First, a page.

rise of the geeks

It's not exactly news that geek culture has gone more or less mainstream in the last decade and change. I'd actually argue that this is a function of "the mainstream" simply getting so broad as to almost be a meaningless designation at this point. We have more culture, and more outlets to discover and consume it. As a result, we have more and better stuff, and also tons and tons of crap. But personally, I wouldn't have it any other way.

TNC points to a recent Fresh Air interview with William Shatner, and quotes this bit that I really like:

So when I left "Star Trek," I left it with pride and went on to other things. And then "Star Trek" started to become popular about six years afterwards, as it went into syndication. And then people started talking about, hey, there's - beam me up, Scotty. And there's Captain Kirk. And, you know, and then somebody would say: Do you really go where no man has gone before - in that sort of semi-mocking tone that I thought, well, all right. Maybe it wasn't as good as I thought it was. And maybe I wasn't as good as I thought I was. And I held myself up defensively.

It was only watching Patrick Stewart - and I have great respect for Patrick, both as an actor and as man. I love him. And the gravitas that this great Shakespearean actor gave to his role, that I suddenly realized that this guy is taking Captain Picard every bit as seriously as Macbeth. And I used to. And I stopped. And what the hell's the matter with me? It was a great piece of work. Everybody contributed to three years that has lasted 50. It's a phenomenon. Why aren't I proud of it? And that's when I had that moment.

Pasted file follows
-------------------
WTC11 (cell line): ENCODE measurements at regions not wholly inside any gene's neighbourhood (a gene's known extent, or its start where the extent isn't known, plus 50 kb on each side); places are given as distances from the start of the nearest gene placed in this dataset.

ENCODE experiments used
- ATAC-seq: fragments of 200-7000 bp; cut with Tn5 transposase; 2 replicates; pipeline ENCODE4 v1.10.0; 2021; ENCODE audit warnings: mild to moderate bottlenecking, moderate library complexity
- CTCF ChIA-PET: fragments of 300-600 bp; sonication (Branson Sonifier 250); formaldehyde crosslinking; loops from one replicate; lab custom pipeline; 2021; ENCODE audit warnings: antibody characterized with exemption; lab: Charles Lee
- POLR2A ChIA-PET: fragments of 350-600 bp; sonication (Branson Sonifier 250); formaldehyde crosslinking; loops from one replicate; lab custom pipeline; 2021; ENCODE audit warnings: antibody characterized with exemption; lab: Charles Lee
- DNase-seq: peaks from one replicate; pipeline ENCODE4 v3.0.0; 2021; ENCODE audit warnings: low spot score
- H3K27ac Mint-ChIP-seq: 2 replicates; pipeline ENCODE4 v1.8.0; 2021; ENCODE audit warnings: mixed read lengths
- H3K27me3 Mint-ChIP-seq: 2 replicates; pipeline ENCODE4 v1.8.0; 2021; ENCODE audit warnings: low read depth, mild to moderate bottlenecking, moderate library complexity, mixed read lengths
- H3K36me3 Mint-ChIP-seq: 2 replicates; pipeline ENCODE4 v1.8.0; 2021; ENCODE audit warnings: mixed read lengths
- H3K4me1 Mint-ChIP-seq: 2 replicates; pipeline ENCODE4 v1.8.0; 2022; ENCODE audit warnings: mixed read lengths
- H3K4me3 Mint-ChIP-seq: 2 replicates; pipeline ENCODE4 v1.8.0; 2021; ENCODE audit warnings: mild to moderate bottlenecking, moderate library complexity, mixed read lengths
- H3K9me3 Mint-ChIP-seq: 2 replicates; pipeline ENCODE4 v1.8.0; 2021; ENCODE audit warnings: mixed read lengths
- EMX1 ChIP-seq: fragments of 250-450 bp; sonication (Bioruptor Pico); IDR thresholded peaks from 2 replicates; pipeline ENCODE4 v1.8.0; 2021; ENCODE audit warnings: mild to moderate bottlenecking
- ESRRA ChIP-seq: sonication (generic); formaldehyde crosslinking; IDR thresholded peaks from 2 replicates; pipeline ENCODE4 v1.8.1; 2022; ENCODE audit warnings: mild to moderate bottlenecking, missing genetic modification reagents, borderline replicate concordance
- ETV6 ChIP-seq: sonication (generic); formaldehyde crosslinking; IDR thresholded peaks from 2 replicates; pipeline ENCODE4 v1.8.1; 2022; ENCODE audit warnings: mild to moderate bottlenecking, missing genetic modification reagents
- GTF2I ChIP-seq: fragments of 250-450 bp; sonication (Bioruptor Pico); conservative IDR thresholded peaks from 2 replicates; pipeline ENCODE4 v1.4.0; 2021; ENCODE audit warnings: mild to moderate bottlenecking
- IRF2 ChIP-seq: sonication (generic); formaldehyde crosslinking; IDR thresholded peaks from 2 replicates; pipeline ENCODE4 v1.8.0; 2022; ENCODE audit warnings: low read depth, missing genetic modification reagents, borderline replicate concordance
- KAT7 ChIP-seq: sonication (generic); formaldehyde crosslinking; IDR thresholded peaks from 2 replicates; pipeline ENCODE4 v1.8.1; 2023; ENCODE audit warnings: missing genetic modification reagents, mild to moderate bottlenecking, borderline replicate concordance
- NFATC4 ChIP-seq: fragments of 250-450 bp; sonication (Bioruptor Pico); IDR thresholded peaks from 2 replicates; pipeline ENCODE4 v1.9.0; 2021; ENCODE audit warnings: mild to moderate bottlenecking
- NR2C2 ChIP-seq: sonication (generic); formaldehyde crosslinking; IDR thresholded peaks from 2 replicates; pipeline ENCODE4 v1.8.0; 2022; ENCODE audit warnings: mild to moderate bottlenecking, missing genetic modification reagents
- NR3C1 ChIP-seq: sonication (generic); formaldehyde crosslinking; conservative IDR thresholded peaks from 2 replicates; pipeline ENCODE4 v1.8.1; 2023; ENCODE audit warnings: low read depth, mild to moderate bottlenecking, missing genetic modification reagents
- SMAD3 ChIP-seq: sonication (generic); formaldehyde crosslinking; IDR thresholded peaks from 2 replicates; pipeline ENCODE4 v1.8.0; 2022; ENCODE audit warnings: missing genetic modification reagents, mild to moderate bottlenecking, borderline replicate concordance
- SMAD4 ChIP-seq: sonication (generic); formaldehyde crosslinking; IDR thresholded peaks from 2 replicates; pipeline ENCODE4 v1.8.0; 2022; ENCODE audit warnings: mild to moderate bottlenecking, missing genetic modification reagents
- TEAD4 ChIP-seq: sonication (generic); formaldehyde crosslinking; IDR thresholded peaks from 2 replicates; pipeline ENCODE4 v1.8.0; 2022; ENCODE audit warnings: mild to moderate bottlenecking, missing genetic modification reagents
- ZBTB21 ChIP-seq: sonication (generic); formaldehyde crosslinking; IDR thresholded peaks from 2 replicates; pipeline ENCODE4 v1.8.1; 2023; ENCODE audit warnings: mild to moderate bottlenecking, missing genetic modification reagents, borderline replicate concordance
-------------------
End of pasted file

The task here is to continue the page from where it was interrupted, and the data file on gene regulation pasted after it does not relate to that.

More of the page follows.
Coates goes on to comment:

It's pretty much the same with comic books, D&D and computer gaming. People mock what they don't understand. What's interesting is we're now getting to this point where those elements are taking over the world. Part of that is seeing people like Ian McKellan and Patrick Stewart take Star Trek, X-Men and Lord of the Rings seriously. They aren't simply bringing gravitas to the source material, they are reflecting the seriousness that those of us who enjoyed the material always felt.

My only beef with Transformers is I really believe someone with serious thoughts on animation, and a serious love of story-telling, could have taken it seriously and offered something more than explosions and eye-candy. It's the weirdest thing--the world of geeks re-animated for broskis. 

That is indeed weird, and I never really thought of it that way. Though I do find it hard to believe that is his only beef with Transformers.


RW said...

Did I mention that before it was released to the general public a buddy and I would travel up to Lake Geneva WI and participate in trial runs of D&D with Gygax as dungeonmaster? True story. Early 70's thing.

We'd show up and drop aci... er... alter our perceptions without the TSR guys knowing it and then go play. I thinkwe created some conditions that forced them into redesigning rules.

Little known fact. Nerds are everywhere.

Brian said...

Love it!

I think I played D&D exactly once. Got into an RPG based on DC comics for a while, but that flamed out pretty quickly.